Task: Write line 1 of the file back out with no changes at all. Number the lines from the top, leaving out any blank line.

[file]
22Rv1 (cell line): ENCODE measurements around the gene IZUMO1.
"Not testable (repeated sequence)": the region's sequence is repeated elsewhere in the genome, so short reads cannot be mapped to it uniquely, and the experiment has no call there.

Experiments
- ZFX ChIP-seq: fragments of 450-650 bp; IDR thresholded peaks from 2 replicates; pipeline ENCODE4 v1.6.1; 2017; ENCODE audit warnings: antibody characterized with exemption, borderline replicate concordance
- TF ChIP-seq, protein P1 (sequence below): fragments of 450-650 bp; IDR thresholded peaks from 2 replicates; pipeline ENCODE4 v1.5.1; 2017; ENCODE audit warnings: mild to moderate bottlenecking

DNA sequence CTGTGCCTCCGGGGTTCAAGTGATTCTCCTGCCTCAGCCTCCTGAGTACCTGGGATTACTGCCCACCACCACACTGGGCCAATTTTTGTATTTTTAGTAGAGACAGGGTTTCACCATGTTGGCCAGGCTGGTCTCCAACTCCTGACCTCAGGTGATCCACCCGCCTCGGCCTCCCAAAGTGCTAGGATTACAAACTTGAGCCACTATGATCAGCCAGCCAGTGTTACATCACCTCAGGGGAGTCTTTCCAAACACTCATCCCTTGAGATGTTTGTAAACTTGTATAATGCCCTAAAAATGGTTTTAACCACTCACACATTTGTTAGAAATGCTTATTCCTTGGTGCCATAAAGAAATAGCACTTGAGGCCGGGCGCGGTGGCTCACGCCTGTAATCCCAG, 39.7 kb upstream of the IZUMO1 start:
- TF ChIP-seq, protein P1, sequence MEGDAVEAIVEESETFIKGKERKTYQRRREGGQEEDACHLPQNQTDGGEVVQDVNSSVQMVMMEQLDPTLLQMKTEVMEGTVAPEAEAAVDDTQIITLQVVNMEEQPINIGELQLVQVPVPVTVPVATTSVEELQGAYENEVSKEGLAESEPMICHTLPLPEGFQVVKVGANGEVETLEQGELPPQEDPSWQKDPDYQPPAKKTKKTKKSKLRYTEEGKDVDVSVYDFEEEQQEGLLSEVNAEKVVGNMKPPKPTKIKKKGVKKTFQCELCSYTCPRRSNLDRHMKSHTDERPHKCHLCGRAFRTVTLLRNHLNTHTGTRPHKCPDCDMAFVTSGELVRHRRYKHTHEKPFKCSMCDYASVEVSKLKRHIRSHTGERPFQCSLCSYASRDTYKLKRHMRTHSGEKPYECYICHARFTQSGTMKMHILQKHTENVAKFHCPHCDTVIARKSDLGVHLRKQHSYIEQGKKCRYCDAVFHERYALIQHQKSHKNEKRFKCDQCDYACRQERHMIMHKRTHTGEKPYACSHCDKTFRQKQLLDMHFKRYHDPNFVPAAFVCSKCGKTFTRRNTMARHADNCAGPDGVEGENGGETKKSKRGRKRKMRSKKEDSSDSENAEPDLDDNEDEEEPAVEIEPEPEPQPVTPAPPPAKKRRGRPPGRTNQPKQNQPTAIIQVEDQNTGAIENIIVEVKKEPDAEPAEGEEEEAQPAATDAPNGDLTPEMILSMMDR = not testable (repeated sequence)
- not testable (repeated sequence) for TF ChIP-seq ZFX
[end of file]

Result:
22Rv1 (cell line): ENCODE measurements around the gene IZUMO1.